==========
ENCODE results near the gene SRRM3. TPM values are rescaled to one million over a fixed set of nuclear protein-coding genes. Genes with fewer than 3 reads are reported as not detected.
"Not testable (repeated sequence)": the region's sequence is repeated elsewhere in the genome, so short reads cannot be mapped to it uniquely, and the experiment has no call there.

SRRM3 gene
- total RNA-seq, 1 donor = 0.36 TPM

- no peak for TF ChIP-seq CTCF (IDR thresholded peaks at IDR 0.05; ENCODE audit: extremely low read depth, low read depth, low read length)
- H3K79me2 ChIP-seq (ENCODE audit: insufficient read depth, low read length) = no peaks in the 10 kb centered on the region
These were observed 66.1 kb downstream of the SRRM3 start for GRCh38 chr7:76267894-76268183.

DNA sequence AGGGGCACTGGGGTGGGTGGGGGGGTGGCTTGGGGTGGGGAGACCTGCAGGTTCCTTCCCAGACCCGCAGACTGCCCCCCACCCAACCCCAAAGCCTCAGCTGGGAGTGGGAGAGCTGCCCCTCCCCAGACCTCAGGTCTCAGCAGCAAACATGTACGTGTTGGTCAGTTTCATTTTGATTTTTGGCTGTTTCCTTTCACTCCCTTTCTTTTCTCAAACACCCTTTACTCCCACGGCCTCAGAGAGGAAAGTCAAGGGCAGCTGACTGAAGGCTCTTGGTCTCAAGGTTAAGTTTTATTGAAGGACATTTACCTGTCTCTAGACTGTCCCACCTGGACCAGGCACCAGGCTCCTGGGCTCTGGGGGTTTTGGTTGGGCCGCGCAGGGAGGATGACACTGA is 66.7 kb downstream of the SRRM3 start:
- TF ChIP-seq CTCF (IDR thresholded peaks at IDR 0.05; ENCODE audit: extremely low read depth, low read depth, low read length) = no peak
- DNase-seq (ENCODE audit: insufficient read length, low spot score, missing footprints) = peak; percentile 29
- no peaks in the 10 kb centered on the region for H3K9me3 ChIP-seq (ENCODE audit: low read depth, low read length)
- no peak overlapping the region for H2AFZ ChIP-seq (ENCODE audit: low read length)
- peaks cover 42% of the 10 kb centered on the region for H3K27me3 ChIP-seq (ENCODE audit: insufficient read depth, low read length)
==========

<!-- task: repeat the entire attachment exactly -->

ENCODE results near the gene SRRM3. TPM values are rescaled to one million over a fixed set of nuclear protein-coding genes. Genes with fewer than 3 reads are reported as not detected.
"Not testable (repeated sequence)": the region's sequence is repeated elsewhere in the genome, so short reads cannot be mapped to it uniquely, and the experiment has no call there.

SRRM3 gene
- total RNA-seq, 1 donor = 0.36 TPM

- no peak for TF ChIP-seq CTCF (IDR thresholded peaks at IDR 0.05; ENCODE audit: extremely low read depth, low read depth, low read length)
- H3K79me2 ChIP-seq (ENCODE audit: insufficient read depth, low read length) = no peaks in the 10 kb centered on the region
These were observed 66.1 kb downstream of the SRRM3 start for GRCh38 chr7:76267894-76268183.

DNA sequence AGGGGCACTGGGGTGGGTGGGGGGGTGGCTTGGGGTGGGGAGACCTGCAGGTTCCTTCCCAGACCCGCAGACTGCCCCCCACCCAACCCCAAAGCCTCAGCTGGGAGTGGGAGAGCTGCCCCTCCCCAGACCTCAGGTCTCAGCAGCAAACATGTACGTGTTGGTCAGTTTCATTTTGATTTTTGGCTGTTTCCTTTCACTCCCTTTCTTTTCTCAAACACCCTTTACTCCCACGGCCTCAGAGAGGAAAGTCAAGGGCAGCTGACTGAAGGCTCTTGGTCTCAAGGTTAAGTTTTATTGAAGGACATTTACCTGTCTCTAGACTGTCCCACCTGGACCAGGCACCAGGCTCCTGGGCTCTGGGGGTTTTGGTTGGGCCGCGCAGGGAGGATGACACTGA is 66.7 kb downstream of the SRRM3 start:
- TF ChIP-seq CTCF (IDR thresholded peaks at IDR 0.05; ENCODE audit: extremely low read depth, low read depth, low read length) = no peak
- DNase-seq (ENCODE audit: insufficient read length, low spot score, missing footprints) = peak; percentile 29
- no peaks in the 10 kb centered on the region for H3K9me3 ChIP-seq (ENCODE audit: low read depth, low read length)
- no peak overlapping the region for H2AFZ ChIP-seq (ENCODE audit: low read length)
- peaks cover 42% of the 10 kb centered on the region for H3K27me3 ChIP-seq (ENCODE audit: insufficient read depth, low read length)